Monday, May 7, 2012

Chen Guangcheng, Technology, and the Rise of a Democratic China

Chen Guangcheng, a Chinese activist who has recently sought refuge at the U.S. Embassy, fears for his family as they have been placed under house arrest, most recently Guangcheng's nephew was beat by "thugs".  Chen Guangcheng, a blind human rights activist and lawyer, has fought for years against the excessive force used in the one child law, resulting in unwanted abortions as well a number of human rights and environmental violations.  He is currently kept in a hospital room, away from the public and under supervision by the Chinese government.  American diplomats have been warned to not get involved in the affairs of the Chinese government, which have strained current Chinese-American relations.  Activists in China have taken to Weibo, a hybrid of twitter and Facebook, to call upon fellow activists to gather and protest for Guangcheng's freedom.  The Chinese and U.S. government are still struggling to find an amiable solution for both parties, and in a video from the AP, Vice President Joe Biden expresses concern for Guangcheng and wishes to provide safety to the activist and his family through the form of a study abroad program.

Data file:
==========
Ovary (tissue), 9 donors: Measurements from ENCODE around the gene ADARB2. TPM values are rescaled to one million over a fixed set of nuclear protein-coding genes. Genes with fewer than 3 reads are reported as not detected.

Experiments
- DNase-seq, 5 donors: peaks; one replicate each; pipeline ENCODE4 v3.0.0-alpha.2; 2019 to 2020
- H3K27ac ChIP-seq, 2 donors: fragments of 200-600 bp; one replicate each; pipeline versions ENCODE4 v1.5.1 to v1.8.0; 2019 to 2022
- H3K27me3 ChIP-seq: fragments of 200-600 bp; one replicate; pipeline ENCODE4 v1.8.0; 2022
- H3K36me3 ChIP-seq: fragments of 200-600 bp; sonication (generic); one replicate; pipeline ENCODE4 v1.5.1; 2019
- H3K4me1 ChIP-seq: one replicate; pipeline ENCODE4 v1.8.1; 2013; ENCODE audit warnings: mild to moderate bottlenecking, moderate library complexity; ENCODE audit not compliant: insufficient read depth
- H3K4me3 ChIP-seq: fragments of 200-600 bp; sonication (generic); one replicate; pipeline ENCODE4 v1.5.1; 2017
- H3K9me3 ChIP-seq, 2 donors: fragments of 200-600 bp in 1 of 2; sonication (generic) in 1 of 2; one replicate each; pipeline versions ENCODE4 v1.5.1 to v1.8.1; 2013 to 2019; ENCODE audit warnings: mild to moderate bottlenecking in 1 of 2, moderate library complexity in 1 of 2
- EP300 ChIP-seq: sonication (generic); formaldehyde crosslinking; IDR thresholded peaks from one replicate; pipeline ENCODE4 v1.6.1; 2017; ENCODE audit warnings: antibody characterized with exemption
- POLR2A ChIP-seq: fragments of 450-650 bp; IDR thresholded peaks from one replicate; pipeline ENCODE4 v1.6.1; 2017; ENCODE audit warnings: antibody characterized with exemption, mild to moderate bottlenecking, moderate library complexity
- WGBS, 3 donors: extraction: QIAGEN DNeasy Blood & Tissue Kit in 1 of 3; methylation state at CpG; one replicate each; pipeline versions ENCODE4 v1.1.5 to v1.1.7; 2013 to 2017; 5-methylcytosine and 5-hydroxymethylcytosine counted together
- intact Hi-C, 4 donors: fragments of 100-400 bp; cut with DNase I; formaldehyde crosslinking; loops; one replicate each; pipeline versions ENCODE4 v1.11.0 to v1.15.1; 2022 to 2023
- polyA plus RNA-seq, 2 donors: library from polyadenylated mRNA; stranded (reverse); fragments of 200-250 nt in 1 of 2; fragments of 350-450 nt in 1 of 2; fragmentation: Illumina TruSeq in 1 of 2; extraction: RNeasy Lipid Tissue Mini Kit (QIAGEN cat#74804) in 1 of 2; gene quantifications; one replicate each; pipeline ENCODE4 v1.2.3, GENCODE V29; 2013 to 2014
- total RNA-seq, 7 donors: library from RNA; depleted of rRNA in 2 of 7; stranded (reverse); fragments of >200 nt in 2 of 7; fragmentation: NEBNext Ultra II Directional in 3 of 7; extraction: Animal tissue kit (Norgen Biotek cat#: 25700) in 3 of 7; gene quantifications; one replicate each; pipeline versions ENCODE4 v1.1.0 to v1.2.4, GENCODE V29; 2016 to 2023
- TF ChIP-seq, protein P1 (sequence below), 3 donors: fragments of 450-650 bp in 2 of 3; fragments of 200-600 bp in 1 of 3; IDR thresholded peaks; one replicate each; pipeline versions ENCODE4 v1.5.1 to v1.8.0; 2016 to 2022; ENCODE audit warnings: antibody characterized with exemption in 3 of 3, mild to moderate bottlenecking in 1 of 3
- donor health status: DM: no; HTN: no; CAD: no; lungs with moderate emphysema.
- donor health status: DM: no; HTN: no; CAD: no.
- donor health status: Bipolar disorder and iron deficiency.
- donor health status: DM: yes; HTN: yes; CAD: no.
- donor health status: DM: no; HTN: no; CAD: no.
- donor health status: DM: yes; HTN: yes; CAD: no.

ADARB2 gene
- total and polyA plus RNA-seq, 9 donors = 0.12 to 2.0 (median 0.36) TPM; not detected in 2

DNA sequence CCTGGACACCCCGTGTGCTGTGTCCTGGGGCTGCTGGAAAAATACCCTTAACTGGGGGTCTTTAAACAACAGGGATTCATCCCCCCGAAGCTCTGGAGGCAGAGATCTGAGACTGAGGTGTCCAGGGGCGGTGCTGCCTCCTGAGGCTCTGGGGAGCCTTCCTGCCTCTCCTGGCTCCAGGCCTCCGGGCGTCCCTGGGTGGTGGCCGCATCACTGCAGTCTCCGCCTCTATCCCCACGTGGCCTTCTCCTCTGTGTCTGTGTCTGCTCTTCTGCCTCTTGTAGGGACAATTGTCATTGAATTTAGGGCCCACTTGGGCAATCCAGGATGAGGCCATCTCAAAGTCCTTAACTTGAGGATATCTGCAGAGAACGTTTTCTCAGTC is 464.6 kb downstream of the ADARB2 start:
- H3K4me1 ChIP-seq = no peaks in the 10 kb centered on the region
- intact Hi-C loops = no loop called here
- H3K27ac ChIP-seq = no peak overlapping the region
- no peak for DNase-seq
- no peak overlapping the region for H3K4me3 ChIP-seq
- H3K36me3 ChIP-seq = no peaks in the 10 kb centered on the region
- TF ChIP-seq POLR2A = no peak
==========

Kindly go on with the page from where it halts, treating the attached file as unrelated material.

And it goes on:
Chen Guangcheng, is one of many Chinese dissidents who have tried to seek refuge in the United States, which continues to perpetuate the idea that American democracy is the purest form of democracy to the Chinese.  While their image of America is far from the realities, it shows a longtime movement toward democracy that many Chinese are hoping for.  With the advent of Weibo, despite the censorship it faces, still provides the Chinese some form of communication.  Some even argue that it may be time for East to turn democratic.  It may be difficult now,  but there are factors that show a systemic crisis on the rise and Guangcheng and his supporters on Weibo show this.  Not only that, but they are receptive to change and new technologies are giving them a new perspective.  As much as government officials try to fight the rise of technology in China, the great Chinese firewall can't censor an idea once it has started to spread.  Digital activists and citizen journalism is on the rise, as news of Guangcheng hits the states. Guangcheng, with the use of Weibo by his supporters are giving the Chinese new means to be innovative, so long as they continue to stay one step ahead of the government.  If a blind self taught lawyer is a threat to the red state, than the future of the Chinese, technology, and democracy is sure to become China's next nightmare.

1 comment:

  1. I like how you are taking a truly breaking story about Chen Guangcheng and providing a connection to digital news spreading (rather than news gathering) via Weibo. Analysis of a few specific examples of how activists are using the site might help American audiences understand more about cultural differences (or similarities) in how the news is read there. I might suggest trying also to interrogate binary terms like "democracy" and "censorship."